The following article was originally published by Environmental Health News
DESLAURIERS ISLAND, Quebec—There are no homes, few trees, and no real reason for any human to visit this 18-hectare hunk of clay and dirt. Gulls run this island, their screaming audible for miles, their guano covering every square foot.
“There are about 100,000 of them,” says Jonathan Verreault. “And they’re pretty loud.”
An avian toxicologist, Verreault has ventured to this island in the St. Lawrence River about two miles off the eastern tip of Montreal dozens of times over the past four years.
From afar, it seems inconsequential, a barren landscape crumbling around its edges after decades of battering from high water and giant ships. Yet it is a focal point of research exploring the health effects of widely used chemicals that have contaminated animals, people, and the environment around the globe.
Most contaminated colony in Canada
The gulls that inhabit Deslauriers Island every summer are the most contaminated colony in Canada when it comes to flame retardants, including one compound that has accumulated in their eggs at concentrations up to 44 times higher than elsewhere.
Although several of these flame retardants were banned a decade ago, they are still showing up in gulls, kestrels, and other winged creatures from the Great Lakes to China, prompting scientists to examine where they are lingering, what hidden health effects they are having on birds, and what this all might mean for humans.
Research on Deslauriers and in Canadian laboratories indicates that flame retardants are altering birds’ thyroid hormones, reducing their clutch sizes, damaging their eggs, changing their behavior, shifting their gender ratio toward males, and weakening their bones.
Birds are sentinels for toxins
“Unfortunately for birds, they’re the sentinels,” said U.S. National Institute of Environmental Health Sciences director Linda Birnbaum, a toxicologist who specializes in the health effects of environmental contaminants.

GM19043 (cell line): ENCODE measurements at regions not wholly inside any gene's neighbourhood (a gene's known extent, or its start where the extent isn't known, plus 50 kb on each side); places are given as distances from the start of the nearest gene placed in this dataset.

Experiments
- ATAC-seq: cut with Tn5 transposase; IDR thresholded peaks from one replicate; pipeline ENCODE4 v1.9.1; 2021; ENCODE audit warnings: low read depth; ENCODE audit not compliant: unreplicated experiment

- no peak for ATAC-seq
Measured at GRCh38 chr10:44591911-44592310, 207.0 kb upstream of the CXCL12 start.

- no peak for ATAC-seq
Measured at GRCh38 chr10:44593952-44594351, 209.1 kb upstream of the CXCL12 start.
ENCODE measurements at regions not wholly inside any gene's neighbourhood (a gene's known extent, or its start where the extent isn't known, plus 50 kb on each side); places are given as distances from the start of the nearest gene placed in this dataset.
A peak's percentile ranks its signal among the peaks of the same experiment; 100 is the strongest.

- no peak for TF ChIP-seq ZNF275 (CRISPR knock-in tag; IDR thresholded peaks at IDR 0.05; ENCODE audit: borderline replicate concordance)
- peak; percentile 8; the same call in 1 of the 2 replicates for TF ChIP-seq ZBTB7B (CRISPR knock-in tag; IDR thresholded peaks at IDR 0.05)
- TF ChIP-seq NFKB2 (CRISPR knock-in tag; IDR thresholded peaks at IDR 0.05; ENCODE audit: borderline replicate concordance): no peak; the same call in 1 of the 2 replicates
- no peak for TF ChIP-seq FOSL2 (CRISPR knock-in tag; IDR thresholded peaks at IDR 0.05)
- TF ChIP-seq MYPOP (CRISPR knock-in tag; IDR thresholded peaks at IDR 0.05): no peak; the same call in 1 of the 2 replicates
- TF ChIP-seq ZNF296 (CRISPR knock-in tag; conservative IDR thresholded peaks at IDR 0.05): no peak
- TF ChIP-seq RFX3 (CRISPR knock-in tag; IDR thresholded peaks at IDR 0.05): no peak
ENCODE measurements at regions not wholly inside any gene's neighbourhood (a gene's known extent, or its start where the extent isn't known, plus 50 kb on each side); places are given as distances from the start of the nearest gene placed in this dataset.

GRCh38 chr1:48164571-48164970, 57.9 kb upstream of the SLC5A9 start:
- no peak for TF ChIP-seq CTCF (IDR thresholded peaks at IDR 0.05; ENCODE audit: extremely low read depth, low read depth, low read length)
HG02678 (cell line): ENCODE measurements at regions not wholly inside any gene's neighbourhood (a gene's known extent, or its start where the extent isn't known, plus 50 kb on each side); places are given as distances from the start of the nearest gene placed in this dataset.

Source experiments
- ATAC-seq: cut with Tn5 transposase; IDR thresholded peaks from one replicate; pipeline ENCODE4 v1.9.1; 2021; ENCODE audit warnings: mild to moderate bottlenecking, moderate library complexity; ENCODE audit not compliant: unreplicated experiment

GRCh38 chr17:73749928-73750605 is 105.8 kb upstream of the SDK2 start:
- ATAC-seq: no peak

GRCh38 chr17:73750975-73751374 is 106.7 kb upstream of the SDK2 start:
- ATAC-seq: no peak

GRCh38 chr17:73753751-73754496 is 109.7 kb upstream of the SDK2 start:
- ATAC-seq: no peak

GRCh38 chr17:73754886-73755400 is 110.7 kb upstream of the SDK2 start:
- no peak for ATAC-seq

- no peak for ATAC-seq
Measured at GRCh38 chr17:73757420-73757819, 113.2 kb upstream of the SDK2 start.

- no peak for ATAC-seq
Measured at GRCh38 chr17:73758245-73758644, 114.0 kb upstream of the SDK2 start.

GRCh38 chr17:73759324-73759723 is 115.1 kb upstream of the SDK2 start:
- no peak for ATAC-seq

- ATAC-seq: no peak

“If we ignore what we see in birds, we ignore real risk.”
The Jacques Cartier Bridge is packed with honking cars and aggressive bicyclists trying to squeeze into Montreal. But on this late-spring morning, Verreault, an associate professor at the Université du Québec à Montréal, is headed west, toward a different kind of chaos.
About five percent of the world’s ring-billed gulls—about 48,000 pairs—inhabit Deslauriers Island. Their namesake comes from the black ring around the tip of their yellow bill. Orange rings circle their intense yellow eyes, a sharp contrast against their white body and drab gray wings.
Gulls' diet reflects local options
The gulls, which winter mostly in the Great Lakes region and the southeastern United States, arrive on the island around March to have babies and, like the tourists in nearby Old Montreal, enjoy the local urban dining options.
Verreault is greeted at a makeshift boat launch by Francis St-Pierre, a wildlife technician in charge of getting people to the island and back in one piece.
“You should’ve been here yesterday. Yesterday it was like summer,” St-Pierre says, tossing out winter coat–sized life preservers. “It’s rough out there today…Wind out of the north.”
The St. Lawrence River bounces the boat around as St-Pierre zigzags through the choppy current. Deslauriers takes shape in the distance. They hear the island before they reach it: a piercing cacophony of gulls swirling over the island and water.
Some gulls sit on crumbling nests of green- and brown-speckled eggs about the size of a chicken’s, biting each other whenever one gets too close. Others scurry around, occasionally taking flight. They all shriek maniacally, seemingly annoyed by the humans prying around their business.